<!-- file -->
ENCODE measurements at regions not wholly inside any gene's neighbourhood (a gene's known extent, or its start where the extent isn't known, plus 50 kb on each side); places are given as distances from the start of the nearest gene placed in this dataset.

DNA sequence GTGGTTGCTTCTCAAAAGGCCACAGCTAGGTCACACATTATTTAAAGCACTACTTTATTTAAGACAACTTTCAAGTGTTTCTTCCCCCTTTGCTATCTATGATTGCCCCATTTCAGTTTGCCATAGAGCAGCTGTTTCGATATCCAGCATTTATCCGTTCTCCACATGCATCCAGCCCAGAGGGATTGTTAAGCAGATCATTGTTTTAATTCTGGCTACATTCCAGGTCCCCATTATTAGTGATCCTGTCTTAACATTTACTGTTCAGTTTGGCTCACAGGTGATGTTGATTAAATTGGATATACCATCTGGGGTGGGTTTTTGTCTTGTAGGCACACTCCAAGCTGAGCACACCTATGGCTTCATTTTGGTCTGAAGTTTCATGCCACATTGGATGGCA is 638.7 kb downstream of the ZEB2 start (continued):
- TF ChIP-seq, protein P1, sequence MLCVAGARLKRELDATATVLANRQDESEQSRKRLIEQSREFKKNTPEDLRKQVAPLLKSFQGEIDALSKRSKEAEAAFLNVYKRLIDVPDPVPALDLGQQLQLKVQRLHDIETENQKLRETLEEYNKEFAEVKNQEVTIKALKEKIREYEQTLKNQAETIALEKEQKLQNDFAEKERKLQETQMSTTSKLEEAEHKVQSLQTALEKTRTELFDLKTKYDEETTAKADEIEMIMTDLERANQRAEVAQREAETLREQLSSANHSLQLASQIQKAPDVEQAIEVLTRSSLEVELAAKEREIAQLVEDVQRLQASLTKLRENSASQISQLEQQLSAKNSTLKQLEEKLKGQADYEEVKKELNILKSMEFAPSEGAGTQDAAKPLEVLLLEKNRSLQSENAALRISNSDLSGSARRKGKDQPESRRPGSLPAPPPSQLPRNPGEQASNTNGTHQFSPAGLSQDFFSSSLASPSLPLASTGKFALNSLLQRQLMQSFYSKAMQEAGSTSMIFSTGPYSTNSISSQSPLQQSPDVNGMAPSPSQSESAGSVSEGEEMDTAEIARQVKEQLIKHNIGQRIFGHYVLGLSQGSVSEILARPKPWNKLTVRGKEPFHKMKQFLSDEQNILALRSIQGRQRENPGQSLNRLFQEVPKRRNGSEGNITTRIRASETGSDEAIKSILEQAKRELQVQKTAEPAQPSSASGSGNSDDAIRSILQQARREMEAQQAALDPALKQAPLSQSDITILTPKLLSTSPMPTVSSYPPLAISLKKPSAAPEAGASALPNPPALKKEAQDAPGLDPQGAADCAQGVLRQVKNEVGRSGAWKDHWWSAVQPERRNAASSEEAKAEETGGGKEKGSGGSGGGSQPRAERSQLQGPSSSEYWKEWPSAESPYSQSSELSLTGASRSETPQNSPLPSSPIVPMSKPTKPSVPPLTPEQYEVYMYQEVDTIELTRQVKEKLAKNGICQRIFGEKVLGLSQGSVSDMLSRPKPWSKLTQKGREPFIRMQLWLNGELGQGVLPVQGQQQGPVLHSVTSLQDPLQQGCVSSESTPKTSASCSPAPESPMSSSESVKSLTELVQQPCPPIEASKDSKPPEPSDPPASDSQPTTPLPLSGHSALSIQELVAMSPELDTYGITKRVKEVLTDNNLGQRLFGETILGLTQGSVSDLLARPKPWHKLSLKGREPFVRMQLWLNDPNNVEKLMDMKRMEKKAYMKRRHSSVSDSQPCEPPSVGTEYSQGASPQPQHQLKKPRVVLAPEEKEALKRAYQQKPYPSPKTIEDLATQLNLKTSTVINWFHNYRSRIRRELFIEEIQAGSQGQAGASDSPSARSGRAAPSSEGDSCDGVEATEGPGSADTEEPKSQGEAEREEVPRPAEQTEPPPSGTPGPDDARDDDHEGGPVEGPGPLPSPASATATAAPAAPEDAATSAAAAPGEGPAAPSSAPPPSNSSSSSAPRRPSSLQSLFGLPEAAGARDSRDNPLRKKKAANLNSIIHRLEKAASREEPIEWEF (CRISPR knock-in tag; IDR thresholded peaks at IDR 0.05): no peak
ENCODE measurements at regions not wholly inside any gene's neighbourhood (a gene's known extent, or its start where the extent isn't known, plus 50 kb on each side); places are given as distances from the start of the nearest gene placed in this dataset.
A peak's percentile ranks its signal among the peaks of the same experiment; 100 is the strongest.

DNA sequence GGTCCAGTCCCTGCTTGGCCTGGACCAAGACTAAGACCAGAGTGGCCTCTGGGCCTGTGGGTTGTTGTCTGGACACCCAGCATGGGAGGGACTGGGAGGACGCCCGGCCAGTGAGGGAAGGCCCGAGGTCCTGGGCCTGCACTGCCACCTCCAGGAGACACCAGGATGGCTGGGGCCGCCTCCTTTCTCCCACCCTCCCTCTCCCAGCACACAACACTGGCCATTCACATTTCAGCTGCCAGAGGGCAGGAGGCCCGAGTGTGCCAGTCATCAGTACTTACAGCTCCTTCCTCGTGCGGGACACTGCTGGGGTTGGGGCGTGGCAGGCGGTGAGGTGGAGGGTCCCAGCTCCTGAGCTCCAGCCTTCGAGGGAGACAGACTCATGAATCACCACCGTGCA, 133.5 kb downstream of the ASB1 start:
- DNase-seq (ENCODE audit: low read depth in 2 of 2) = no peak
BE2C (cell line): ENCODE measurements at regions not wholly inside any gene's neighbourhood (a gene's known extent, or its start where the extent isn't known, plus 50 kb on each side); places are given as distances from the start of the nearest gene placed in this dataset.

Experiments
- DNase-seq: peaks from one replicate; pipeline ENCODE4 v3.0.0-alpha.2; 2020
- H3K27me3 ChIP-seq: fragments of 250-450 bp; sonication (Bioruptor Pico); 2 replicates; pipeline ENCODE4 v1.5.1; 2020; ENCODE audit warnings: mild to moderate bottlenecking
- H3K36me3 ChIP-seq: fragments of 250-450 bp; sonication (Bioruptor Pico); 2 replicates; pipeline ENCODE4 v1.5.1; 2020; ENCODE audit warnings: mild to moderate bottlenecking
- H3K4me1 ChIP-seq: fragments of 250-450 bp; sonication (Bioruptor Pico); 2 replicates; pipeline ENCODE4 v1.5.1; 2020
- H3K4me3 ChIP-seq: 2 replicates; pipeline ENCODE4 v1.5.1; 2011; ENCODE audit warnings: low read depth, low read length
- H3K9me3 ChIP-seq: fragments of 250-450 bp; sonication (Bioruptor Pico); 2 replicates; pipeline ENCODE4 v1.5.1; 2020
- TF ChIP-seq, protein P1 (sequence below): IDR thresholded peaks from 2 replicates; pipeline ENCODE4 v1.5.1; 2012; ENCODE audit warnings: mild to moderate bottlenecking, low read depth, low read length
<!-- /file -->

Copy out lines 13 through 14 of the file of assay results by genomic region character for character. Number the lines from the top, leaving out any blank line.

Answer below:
- H3K4me1 ChIP-seq: fragments of 250-450 bp; sonication (Bioruptor Pico); 2 replicates; pipeline ENCODE4 v1.5.1; 2020
- H3K4me3 ChIP-seq: 2 replicates; pipeline ENCODE4 v1.5.1; 2011; ENCODE audit warnings: low read depth, low read length